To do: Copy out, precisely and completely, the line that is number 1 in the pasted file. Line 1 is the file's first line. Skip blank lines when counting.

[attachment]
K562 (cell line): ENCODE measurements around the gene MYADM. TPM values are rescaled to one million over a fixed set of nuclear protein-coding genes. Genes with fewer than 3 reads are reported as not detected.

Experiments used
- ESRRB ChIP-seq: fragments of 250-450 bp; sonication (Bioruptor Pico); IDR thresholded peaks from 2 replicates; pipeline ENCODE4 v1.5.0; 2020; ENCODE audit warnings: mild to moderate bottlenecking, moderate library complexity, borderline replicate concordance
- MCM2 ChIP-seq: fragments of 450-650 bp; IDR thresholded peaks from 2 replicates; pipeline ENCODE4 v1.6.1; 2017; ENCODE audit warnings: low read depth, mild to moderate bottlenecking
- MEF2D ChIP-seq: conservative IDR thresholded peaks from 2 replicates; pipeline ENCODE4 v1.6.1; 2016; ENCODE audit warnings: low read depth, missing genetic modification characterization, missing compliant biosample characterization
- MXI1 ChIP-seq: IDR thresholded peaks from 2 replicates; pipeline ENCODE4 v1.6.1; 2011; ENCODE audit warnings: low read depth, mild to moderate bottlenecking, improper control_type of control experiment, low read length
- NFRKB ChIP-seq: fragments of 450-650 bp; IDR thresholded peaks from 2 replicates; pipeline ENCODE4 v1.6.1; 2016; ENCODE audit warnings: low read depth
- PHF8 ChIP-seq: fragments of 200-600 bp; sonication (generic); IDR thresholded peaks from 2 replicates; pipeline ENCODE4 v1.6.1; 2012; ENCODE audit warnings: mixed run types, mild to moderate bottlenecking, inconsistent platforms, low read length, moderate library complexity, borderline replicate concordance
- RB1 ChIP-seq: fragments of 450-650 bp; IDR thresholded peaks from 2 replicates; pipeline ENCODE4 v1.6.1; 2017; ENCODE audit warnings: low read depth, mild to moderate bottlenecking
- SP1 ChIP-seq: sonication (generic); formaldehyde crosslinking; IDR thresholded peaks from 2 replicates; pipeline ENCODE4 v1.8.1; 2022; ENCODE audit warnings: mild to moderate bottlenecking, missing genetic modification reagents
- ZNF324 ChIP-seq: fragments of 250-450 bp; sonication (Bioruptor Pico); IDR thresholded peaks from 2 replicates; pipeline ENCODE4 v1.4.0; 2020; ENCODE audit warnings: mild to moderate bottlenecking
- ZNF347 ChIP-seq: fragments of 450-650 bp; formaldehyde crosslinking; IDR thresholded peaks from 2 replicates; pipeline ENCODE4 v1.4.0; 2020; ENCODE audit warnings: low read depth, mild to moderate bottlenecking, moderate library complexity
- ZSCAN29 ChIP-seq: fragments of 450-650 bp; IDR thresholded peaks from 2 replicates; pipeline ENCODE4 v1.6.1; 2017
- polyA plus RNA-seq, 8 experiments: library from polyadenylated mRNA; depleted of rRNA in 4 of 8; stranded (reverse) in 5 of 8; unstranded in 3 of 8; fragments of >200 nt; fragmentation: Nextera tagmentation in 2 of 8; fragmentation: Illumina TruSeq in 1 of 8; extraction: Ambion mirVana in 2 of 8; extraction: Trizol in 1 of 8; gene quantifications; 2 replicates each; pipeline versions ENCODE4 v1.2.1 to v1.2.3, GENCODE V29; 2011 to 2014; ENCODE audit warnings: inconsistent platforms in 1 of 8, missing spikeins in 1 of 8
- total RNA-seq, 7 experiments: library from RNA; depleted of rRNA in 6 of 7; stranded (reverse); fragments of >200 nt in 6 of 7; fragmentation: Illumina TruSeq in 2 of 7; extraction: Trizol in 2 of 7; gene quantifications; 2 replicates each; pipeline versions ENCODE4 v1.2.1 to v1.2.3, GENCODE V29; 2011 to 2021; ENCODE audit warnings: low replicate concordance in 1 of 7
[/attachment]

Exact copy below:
K562 (cell line): ENCODE measurements around the gene MYADM. TPM values are rescaled to one million over a fixed set of nuclear protein-coding genes. Genes with fewer than 3 reads are reported as not detected.